Post by Thief » Mon Apr 01, 2019 7:38 pm

New categories for April are up!...

A film with the number 4 (Four, Fourth, etc.) in its title (not a sequel):
A film with a title that starts with the letters G or H:
A film from the current IMDb 250 whose ranking includes the #4 (i.e. 14, 24, 42): (see list here)
A film from the 1930s:
A drama:
A B-movie:
A Biblical film:
A film from Iran (Iran Independence, April 1):
A film featuring robots prominently (Nat'l Robotics Week, April 6-14):
A film based on a book/novel (Nat'l Library Week, April 7-13):
A film prominently featuring siblings (Siblings Day, April 10):
A film set in the American Revolutionary War (Patriots' Day, April 15):
A film mostly set on a boat (Titanic Remembrance Day, April 15):
A film from Harold Lloyd (born April 20):
A film about the environment or related themes (Earth Day, April 22):

Recommendations!! :D
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Re: Thief's Monthly Film Challenge 2019

Post by Charles » Mon Apr 01, 2019 8:03 pm

Thief wrote: A film featuring robots prominently (Nat'l Robotics Week, April 6-14):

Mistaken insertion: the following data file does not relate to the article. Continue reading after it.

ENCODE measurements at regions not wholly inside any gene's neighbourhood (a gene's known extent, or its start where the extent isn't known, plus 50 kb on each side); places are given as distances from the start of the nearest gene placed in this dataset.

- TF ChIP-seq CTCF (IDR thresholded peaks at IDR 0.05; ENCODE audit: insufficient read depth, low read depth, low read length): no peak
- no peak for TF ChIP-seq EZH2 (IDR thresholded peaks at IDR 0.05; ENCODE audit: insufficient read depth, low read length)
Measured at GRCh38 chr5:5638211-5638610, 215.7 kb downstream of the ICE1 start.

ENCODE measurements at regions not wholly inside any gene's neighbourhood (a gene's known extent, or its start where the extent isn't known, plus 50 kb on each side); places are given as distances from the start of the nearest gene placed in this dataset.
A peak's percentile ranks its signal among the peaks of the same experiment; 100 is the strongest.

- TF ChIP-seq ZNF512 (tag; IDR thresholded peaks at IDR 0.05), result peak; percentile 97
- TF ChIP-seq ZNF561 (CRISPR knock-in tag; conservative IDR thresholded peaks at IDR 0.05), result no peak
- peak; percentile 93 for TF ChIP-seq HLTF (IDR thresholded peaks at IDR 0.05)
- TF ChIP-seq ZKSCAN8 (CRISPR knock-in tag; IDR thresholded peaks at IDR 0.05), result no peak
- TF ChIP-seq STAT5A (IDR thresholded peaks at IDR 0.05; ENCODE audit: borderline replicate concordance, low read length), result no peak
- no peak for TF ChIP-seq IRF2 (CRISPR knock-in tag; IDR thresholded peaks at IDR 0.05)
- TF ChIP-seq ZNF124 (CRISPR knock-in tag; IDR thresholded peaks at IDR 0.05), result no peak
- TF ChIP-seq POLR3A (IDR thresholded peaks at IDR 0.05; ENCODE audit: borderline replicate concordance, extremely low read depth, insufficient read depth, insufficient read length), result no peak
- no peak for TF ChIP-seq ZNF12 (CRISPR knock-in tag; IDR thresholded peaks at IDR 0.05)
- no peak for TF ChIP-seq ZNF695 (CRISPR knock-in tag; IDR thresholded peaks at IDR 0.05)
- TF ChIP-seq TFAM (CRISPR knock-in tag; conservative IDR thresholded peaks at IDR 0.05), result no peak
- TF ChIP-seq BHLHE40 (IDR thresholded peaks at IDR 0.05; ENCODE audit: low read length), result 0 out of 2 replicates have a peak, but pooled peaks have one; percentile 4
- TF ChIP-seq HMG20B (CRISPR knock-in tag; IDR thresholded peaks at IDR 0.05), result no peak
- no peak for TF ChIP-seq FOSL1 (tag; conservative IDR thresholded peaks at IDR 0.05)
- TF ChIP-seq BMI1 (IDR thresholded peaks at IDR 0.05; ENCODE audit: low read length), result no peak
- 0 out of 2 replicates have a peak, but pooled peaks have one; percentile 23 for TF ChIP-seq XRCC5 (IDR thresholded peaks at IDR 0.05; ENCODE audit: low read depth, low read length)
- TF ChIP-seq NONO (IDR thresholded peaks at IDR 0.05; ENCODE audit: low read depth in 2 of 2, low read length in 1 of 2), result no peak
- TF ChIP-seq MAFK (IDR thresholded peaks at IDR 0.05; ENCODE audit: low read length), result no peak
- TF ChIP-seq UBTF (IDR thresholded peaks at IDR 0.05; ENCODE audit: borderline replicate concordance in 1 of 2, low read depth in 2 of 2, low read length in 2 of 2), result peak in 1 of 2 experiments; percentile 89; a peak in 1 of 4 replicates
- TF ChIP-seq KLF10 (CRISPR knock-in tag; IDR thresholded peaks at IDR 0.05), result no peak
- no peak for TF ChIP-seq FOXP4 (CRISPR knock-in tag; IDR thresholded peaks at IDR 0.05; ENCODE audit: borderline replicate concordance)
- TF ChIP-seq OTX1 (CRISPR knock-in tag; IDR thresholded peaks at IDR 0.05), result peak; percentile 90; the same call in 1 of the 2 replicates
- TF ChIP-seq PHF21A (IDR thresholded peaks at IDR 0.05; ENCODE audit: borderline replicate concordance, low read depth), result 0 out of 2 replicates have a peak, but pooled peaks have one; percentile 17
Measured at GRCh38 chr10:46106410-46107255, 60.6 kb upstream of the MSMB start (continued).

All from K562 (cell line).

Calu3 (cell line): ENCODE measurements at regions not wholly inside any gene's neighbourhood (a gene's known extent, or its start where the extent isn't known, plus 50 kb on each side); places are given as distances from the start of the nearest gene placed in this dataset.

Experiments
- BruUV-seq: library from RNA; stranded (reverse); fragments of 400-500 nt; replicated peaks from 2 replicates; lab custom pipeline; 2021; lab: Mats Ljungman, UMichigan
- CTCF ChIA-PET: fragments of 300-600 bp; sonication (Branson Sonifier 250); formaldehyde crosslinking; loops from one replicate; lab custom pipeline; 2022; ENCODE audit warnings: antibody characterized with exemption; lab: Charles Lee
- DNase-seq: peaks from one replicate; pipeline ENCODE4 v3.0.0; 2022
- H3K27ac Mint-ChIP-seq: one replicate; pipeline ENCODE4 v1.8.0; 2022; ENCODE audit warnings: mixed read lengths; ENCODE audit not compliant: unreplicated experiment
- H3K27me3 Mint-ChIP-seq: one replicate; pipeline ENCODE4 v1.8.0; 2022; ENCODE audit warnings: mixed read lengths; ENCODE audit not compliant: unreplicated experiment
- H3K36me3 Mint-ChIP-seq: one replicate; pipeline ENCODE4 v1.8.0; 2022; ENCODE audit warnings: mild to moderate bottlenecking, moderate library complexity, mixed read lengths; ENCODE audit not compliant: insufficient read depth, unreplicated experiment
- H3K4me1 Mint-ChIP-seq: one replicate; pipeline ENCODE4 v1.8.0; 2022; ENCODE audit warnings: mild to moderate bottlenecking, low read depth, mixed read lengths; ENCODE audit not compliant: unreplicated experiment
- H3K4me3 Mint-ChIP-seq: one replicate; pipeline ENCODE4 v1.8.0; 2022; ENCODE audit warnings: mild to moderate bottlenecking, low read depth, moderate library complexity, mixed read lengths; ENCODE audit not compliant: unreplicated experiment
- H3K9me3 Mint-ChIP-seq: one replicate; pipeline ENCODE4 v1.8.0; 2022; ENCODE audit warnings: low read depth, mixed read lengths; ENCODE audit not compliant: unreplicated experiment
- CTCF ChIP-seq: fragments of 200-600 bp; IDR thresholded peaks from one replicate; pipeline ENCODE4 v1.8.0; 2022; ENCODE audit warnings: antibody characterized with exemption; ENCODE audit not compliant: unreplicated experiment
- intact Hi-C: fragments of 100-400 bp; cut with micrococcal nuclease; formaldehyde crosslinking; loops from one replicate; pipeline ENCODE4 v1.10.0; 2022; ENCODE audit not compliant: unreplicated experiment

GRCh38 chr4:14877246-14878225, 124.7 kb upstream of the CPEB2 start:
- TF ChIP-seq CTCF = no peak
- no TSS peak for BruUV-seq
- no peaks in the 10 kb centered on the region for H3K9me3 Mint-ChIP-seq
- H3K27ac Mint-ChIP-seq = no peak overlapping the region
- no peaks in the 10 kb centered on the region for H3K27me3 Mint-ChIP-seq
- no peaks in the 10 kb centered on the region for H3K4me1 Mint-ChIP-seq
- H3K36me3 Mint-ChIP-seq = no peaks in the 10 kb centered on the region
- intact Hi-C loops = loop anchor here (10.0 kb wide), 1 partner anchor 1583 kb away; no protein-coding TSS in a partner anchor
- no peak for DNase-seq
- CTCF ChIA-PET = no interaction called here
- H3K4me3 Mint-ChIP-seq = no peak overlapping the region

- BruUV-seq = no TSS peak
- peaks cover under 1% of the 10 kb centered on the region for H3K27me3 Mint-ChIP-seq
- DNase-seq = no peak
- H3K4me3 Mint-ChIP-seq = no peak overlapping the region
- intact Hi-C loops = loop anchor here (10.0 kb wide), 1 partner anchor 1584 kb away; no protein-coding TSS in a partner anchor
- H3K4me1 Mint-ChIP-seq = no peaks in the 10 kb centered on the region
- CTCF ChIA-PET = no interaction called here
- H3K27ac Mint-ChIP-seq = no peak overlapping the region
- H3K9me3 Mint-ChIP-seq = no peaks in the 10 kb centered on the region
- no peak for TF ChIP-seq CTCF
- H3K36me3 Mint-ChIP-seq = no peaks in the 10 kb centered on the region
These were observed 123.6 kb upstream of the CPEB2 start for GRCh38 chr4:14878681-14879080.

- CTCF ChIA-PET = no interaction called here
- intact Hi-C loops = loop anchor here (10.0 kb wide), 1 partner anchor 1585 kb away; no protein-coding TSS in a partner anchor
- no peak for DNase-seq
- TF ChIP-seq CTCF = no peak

I'll look around for which movies to watch later, but lemme recommend right now Colossus: The Forbin Project if you haven't seen it. An outstanding movie about AI gone rogue, and one of the smartest of the genre, if not the smartest.
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Re: Thief's Monthly Film Challenge 2019

Post by Thief » Mon Apr 01, 2019 8:08 pm

Charles wrote:
I'll look around for which movies to watch later, but lemme recommend right now Colossus: The Forbin Project if you haven't seen it. An outstanding movie about AI gone rogue, and one of the smartest of the genre, if not the smartest.
I'll add that to my watchlist, see if it fits any other criteria, but that's one category I have pretty much reserved for Avengers: Age of Ultron, since I want to move on with the MCU.
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Re: Thief's Monthly Film Challenge 2019

Post by Charles » Mon Apr 01, 2019 8:12 pm

Thief wrote:
I'll add that to my watchlist, see if it fits any other criteria, but that's one category I have pretty much reserved for Avengers: Age of Ultron, since I want to move on with the MCU.
Well, it's based on a book. It might also be related to the environment, but that's a huge stretch.
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Re: Thief's Monthly Film Challenge 2019

Post by Thief » Mon Apr 01, 2019 8:15 pm

Charles wrote:
Well, it's based on a book. It might also be related to the environment, but that's a huge stretch.
Nice! Then I'll see if I can find it. Thanks.
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Re: Thief's Monthly Film Challenge 2019

Post by Death Proof » Mon Apr 01, 2019 8:38 pm

A film with the number 4 (Four, Fourth, etc.) in its title (not a sequel): Four Rooms
A film with a title that starts with the letters G or H: Genltemen Prefer Blondes